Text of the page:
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Front Axel or Transmission Thumping

I own a 2001 Legacy Wagon L with 123000 miles on it. It developed a thumping/grinding sound in the front when turning sharply at slow speeds in either direction going forward or back (like when pulling into or out of parking slots).
I took it my mechanic and they were convinced that it was the front axels which they replaced with rebuilt ones. The problem briefly went away but then returned. They replaced it with two more rebuilt axels without fixing the symptoms. Now they think that it is the "front differential" and suggest popping in a complete rebuilt transmission unit for $2300 .. ouch.
I have no problems with shifting or the clutch at any speed. So, how could it be the transmission? Or, what could be making the thumping sound when turning slowly? Again, no problem with turns when done faster than 5 mph.

Comments

  • dcm61dcm61 Posts: 1,482
    Center Diff (aka Viscous Coupling)?
  • How would the center differential create the thumping noise only when turning sharply at slow speeds? I would suspect I would hear problems in other situations.
  • xwesxxwesx Fairbanks, AlaskaPosts: 8,687
    edited October 2012
    Most likely, the reason you don't hear it at higher speeds is because you cannot turn as sharply at those speeds. At 5 mph (or less), you can turn the car at full lock, which puts a lot more stress on the differential than high-speed turns.

    I suspect that the front differential is the most likely culprit in this case. The half-shafts can make noise when the CV joints go out (most likely because the boots tore at some point and allows the joints to go dry), but the sound is more likely a grinding noise and tends to only happen when turning (slowly) in one direction. When the joint gets really bad, it will start to make noise all the time (again, it is a grinding noise).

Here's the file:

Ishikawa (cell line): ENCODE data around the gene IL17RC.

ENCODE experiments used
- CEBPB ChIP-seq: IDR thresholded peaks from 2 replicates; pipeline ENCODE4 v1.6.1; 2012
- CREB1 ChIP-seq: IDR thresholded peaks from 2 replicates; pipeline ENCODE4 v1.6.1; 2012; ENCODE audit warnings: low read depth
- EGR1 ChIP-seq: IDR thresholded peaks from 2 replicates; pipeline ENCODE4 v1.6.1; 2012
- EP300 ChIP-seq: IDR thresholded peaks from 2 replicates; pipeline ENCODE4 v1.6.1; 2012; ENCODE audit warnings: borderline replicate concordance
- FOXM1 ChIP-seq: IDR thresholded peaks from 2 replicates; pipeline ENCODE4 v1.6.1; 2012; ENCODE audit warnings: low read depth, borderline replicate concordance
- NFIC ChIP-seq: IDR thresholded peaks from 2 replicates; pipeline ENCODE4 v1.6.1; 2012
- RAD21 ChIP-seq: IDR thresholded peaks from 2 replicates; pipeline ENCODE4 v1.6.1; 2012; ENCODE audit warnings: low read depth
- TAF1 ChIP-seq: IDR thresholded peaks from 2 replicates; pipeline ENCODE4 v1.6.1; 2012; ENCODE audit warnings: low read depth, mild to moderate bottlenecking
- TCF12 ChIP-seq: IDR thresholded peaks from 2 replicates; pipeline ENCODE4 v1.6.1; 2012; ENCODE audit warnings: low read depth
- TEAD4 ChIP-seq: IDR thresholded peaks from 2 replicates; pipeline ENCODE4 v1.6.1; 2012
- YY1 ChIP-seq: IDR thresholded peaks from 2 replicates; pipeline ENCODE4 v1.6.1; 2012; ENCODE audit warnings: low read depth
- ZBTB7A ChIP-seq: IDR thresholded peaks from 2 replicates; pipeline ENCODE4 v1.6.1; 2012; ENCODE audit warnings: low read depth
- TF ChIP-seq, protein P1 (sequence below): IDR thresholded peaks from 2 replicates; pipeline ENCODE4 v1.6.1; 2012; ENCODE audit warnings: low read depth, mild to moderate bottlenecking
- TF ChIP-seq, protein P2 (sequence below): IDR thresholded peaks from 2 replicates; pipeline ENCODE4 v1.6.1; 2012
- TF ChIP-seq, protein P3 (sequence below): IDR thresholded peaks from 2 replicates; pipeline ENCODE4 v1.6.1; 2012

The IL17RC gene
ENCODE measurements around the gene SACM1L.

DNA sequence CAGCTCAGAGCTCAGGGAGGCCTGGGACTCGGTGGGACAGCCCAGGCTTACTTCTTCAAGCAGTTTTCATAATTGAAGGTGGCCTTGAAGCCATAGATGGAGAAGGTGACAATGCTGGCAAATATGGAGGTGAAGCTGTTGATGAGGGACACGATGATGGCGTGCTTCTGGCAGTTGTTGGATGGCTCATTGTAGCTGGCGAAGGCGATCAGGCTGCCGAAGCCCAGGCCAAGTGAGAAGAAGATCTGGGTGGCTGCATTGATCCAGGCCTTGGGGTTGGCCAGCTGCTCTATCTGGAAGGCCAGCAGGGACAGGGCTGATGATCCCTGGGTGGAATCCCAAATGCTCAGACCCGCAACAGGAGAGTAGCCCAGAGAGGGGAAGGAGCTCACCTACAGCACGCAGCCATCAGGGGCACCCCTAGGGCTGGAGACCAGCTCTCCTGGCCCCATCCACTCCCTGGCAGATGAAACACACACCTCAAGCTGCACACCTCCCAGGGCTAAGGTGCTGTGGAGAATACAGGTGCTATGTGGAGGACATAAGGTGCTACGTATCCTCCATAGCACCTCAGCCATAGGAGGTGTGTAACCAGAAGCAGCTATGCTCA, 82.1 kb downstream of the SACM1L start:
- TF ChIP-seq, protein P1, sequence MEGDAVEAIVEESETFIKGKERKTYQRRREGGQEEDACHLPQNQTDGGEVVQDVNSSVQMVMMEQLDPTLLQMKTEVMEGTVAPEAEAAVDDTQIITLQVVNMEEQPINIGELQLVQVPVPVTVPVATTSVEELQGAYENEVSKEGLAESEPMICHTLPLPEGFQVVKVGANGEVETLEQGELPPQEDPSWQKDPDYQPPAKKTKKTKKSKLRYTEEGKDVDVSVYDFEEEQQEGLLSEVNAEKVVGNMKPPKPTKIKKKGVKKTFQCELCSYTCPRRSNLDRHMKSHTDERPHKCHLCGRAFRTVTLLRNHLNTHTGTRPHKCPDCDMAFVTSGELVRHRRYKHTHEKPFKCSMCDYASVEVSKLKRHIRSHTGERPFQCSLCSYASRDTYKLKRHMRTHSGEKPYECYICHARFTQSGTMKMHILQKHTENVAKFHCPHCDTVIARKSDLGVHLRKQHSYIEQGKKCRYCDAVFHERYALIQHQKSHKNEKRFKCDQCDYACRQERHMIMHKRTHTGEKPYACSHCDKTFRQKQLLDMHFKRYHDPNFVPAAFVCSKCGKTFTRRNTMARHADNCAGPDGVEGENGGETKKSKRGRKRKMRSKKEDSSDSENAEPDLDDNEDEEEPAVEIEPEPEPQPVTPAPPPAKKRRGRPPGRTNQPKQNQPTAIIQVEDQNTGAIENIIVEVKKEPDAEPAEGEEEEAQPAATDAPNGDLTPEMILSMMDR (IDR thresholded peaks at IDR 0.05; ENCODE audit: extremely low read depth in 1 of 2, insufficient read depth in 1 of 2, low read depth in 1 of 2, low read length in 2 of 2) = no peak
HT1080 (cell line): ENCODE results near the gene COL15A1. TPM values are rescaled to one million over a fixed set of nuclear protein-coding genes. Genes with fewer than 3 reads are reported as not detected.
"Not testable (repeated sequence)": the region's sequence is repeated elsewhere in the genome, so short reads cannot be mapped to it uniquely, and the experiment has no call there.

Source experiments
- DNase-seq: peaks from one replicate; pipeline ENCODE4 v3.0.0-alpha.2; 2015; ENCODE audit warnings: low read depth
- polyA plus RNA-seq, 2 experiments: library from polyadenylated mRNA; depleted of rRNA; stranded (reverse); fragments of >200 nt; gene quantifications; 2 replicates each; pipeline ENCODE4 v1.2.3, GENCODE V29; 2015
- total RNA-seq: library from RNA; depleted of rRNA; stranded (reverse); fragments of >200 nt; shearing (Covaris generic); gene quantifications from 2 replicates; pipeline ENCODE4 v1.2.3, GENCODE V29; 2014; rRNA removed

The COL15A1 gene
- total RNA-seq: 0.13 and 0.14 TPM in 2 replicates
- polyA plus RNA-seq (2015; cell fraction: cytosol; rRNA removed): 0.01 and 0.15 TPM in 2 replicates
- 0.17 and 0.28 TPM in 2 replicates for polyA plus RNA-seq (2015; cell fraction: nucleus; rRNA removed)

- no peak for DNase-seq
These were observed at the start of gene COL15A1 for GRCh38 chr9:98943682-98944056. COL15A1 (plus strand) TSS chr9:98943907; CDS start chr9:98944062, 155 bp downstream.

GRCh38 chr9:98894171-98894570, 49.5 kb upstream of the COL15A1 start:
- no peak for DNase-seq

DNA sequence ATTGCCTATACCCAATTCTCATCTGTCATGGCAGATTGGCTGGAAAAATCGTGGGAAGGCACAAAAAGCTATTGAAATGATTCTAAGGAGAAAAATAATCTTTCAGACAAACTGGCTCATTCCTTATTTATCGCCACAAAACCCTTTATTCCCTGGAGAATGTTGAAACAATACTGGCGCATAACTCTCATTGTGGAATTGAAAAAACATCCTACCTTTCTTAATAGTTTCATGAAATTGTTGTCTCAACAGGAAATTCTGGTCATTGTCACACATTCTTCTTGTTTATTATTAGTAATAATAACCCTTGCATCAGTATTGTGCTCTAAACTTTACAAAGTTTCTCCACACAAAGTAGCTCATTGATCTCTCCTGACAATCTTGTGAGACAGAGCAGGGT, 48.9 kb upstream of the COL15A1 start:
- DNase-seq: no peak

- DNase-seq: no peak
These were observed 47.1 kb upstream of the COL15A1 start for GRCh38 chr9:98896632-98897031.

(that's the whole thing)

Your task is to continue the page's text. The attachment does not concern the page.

Why would you need a whole new transmission if the problem is the front differential? The simplest explanation is because the entire unit (transmission, center differential, and front differential) shares a housing, called the "transaxle," and it's tough to work on one part of it without impacting the rest. For an automatic transmission, the front differential and transmission are in separate, sealed housings, and use different fluids (gear oil vs. ATF). Again, though, I'm not sure you can work on one without cracking open the other.

    The good news is that you have time to plan for this if you decide you want to pursue it. Although, given your current shop's track record, you may want to pursue a second opinion....
    2010 Subaru Forester, 2011 Ford Fiesta, 1969 Chevrolet C20 Pickup, 1969 Ford Econoline 100, 1976 Ford F250 Pickup, 1974 Ford Pinto Wagon
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